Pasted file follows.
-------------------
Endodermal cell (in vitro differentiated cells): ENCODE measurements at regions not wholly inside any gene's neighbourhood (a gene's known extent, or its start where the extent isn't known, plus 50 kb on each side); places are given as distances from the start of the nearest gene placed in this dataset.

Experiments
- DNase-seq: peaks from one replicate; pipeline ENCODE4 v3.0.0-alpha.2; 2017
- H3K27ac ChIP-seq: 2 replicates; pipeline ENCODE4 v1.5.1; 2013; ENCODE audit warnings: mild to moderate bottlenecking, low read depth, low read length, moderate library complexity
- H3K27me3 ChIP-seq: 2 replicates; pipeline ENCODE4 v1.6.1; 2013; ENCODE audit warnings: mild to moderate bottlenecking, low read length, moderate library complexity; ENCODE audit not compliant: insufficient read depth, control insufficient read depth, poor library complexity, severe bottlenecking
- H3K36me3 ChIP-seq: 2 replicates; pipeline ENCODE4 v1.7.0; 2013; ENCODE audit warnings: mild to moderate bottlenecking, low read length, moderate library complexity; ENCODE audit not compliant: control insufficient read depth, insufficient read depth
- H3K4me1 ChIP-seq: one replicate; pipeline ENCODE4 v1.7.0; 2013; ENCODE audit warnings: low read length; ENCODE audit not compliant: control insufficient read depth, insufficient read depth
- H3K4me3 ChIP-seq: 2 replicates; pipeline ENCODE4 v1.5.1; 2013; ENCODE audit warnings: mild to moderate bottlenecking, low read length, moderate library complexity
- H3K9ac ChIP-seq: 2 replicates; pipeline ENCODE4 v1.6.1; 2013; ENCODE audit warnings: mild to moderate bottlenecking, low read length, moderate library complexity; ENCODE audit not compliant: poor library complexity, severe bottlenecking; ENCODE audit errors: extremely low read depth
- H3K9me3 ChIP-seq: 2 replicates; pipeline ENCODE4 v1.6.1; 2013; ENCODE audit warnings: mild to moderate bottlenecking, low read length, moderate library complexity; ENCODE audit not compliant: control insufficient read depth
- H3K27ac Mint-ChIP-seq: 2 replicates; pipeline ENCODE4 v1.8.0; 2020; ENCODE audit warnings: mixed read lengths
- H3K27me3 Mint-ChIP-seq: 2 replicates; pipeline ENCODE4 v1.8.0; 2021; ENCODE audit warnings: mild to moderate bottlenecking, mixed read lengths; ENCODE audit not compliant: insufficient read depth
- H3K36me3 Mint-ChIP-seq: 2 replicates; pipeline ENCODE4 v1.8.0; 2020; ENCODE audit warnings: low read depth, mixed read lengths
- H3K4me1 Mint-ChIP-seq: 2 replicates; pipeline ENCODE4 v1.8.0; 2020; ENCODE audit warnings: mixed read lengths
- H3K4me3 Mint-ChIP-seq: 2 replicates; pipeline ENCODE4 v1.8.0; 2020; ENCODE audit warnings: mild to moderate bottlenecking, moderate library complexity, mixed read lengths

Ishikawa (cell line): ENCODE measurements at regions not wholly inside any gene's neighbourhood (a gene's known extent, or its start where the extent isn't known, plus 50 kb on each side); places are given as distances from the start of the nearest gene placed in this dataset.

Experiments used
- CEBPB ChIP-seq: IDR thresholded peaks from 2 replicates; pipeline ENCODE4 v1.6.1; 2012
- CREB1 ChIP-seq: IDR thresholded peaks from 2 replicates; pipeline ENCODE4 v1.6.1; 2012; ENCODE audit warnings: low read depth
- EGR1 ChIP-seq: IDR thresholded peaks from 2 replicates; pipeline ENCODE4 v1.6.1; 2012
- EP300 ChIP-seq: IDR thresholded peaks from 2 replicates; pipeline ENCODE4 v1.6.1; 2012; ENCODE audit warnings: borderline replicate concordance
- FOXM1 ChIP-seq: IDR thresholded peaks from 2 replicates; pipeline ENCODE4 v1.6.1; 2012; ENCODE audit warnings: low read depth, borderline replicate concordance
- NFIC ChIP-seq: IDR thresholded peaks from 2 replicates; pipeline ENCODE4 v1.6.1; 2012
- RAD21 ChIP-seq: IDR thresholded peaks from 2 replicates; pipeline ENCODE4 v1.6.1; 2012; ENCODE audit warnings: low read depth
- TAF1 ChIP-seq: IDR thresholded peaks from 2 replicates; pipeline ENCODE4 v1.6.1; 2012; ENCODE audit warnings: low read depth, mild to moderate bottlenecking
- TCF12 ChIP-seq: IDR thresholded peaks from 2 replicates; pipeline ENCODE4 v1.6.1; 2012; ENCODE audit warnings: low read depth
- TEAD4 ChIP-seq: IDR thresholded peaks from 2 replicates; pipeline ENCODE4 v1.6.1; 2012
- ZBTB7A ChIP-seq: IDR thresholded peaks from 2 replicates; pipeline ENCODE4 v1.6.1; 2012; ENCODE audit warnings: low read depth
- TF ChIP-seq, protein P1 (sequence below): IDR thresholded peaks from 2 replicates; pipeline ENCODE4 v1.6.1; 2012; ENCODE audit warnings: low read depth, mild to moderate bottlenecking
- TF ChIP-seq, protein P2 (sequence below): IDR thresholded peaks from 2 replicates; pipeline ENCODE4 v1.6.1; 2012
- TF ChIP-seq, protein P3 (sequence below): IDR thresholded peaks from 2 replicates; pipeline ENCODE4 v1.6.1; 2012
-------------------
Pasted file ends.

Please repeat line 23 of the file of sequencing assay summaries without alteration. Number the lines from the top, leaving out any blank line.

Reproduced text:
- NFIC ChIP-seq: IDR thresholded peaks from 2 replicates; pipeline ENCODE4 v1.6.1; 2012